As mentioned in my last post, I want us to take a moment to look at Jesus, our great high priest, and some patterns we see for how he lived his human life, specifically as explained in the book of Mark.
This week, we’ll begin by digging into what we can observe about Jesus from a few verses at the beginning of Mark, before we continue next week with a broader, sweeping glance into the rest of the gospel. However, before we dig into today’s verses, I want to point out one word that is recurring in the gospel of Mark.
This word is used over 40 times in the gospel of Mark alone. It communicates urgency and action and movement, and points to how perfectly Jesus responded to and did the work he was called to do while on earth.
Maybe in a different sense, do you sometimes feel like your days are urgent and filled with action and movement? If I’m honest, this isn’t always because I’m quick to obey and be faithful, but more that there is plenty of action around me that demands a response from me immediately.
Can you relate?
Let’s keep this idea in mind as we read our main verses for today and draw some observations from it. Understanding that Jesus’ days were filled with “immediate” moments, let’s consider this.
“And rising very early in the morning, while it was still dark, he departed and went out to a desolate place, and there he prayed” (Mark 1:35, ESV).
What can we observe in this verse about our great high priest who sympathizes with us, and whose days were characterized by moments where he responded immediately in obedience and faithfulness?
We see Jesus’ resolve to have fellowship with His Father.
This verse contains four action verbs (rising, departed, went, prayed), which show Jesus’ determination to have this time of fellowship with God the Father. Our incarnate King took time to make this a priority despite the fact that he was tired. He wasn’t just sitting around all day. He was fully human as well as fully God, and he knew this was something he needed and wanted to do. So he made it happen.
Let’s continue reading in Mark 1:36-37 for our next observation: “And Simon and those who were with him searched for him, and they found him and said to him, “Everyone is looking for you.” Our second observation shows the response of those around Jesus.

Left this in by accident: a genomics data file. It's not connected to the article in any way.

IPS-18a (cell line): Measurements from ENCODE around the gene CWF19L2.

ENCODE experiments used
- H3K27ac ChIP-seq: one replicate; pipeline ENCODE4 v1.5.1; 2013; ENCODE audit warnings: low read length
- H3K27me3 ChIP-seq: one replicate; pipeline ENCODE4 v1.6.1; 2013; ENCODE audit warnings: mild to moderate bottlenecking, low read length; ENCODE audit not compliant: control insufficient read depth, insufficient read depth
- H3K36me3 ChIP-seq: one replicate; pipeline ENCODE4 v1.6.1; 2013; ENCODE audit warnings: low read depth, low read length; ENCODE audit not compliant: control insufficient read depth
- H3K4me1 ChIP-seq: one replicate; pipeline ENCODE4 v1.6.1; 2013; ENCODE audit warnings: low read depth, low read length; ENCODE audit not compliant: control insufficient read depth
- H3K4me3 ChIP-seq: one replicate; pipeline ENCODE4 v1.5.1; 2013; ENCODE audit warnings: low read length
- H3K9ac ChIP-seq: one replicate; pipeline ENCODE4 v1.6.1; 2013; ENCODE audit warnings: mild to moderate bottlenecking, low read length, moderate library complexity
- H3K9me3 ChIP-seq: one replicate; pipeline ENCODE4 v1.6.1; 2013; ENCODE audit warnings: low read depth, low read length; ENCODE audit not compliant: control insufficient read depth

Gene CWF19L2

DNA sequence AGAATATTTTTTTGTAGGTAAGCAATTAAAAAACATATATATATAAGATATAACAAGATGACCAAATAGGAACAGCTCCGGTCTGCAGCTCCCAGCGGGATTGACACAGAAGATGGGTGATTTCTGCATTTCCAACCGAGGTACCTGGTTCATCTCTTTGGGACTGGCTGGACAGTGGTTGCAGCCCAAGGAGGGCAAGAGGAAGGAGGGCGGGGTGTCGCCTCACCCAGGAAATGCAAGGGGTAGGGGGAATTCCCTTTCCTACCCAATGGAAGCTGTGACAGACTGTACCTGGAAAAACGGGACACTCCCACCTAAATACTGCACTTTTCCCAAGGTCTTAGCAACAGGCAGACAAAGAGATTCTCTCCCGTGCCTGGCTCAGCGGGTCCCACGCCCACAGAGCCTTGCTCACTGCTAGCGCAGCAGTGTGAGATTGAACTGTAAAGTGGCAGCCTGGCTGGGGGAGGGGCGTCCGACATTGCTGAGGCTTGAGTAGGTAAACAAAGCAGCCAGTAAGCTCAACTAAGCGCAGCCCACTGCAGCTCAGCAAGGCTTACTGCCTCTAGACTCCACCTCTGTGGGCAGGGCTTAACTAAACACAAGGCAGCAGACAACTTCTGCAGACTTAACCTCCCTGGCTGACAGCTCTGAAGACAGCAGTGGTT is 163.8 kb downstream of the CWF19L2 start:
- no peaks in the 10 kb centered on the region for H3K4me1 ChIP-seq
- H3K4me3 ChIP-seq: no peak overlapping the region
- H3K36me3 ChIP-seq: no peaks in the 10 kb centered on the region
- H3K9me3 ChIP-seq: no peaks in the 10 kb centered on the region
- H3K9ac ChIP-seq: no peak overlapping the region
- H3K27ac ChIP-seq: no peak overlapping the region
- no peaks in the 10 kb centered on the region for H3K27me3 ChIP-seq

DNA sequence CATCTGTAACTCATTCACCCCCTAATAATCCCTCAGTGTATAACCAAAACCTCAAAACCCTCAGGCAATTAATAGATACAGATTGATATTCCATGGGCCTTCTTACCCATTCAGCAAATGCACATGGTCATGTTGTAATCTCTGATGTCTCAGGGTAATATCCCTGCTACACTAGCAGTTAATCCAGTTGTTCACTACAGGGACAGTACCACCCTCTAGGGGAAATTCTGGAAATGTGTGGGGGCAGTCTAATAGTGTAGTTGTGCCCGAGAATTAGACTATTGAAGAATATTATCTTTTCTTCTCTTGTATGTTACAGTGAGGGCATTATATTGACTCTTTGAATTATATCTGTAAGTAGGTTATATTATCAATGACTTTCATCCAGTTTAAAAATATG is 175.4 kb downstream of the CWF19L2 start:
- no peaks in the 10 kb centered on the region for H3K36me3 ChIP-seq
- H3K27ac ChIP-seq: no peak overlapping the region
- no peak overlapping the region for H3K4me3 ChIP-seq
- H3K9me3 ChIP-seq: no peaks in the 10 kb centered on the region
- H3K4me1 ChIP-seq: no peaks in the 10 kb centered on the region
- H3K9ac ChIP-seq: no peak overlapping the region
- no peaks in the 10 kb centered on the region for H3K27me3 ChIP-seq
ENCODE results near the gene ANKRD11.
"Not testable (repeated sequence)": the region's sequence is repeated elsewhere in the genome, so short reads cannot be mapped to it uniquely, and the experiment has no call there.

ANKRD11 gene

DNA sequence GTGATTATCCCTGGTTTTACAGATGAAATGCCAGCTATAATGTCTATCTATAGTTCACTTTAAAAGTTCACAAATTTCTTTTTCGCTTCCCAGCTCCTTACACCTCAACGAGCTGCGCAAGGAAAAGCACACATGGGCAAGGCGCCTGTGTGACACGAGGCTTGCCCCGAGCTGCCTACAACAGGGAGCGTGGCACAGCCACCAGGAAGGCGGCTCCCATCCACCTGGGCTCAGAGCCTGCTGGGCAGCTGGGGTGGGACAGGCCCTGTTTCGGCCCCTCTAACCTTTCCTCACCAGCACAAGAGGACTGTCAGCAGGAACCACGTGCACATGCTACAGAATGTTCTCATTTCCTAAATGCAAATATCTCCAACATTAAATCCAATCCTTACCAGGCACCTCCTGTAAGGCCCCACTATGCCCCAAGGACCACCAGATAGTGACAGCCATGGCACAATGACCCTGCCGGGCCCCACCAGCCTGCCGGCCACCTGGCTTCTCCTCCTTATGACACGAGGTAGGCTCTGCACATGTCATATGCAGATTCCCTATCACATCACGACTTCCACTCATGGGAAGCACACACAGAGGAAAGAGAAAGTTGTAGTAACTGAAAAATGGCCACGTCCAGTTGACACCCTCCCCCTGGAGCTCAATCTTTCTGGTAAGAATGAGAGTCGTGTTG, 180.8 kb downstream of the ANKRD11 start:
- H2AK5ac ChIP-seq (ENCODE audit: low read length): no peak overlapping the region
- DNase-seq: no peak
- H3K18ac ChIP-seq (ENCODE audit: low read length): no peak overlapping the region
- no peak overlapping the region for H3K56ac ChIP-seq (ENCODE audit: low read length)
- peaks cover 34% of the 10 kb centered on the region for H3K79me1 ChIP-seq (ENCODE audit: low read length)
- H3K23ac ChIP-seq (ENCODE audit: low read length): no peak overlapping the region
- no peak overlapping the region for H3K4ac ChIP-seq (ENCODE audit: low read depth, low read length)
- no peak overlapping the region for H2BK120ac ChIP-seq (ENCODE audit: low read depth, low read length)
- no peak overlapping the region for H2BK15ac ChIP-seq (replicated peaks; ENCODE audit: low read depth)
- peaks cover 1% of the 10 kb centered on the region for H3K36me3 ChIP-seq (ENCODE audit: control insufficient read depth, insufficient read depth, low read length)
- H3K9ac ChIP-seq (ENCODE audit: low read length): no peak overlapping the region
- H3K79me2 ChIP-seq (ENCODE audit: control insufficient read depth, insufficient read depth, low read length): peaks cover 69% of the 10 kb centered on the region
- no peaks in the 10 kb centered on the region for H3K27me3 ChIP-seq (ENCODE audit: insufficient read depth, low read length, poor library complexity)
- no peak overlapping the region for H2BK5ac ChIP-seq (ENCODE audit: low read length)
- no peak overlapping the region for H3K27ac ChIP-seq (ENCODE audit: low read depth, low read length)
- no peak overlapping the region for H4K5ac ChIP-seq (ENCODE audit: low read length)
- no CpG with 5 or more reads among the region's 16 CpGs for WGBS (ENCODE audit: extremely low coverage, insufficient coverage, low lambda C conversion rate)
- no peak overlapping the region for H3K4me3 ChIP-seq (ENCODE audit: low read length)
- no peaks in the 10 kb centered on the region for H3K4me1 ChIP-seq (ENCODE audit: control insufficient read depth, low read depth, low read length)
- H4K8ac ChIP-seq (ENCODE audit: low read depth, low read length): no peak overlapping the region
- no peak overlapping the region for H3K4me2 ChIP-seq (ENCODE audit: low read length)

Those closest to Jesus seem to misunderstand why Jesus went away to pray, and immediately want him to begin fulfilling the needs of others.
As mothers, we have our first disciples in our children, and our little disciples tend to be similar in a lot of ways to the disciples. Think about it. The disciples, on various occasions, could be described as needy, argumentative, whiny, misunderstanding, confused, doubting and selfish. And the masses beyond Jesus’ closest followers likewise were often trying to cling to Jesus, constantly touching his clothes, seeking for Jesus to heal them, feed them, provide a miracle for them.
Have your days ever felt like that?
Again, Jesus is our high priest who sympathizes with us.
There’s a good chance that our children will come find us when we are intentional to seek out these rhythms of renewal. And they may not (probably won’t for a while) understand what we are doing, and that’s simply a part of discipleship. It doesn’t mean we neglect it because those around us may interrupt or may not understand the value of it.
Let’s keep reading.
And he said to them, “Let us go on to the next towns, that I may preach there also, for that is why I came out.” And he went throughout all Galilee, preaching in their synagogues and casting out demons (Mark 1:38-39).
Jesus responds to the seemingly interruptive with obedience and faithfulness. “Let us go.”
After Jesus spent time with God, he continued his mission.
When our time of renewal comes to an end, we again follow Jesus’ example…we continue our mission. Rather than respond to interruptions with annoyance or bitterness or resistance, we instead see our little interruptions as the working out of the faith we chose to cultivate when we went away to pray and be with the Lord.
The best news is that God is with us in both places…in the early, quiet moments when we are alone with him, as well as in the daily seemingly interruptive moments.
And those interruptions are what we will address next week as we take a broader sweep through the book of Mark to see how Jesus chooses to walk obediently and faithfully, and some application for practical ways we can follow his example in action and attitude.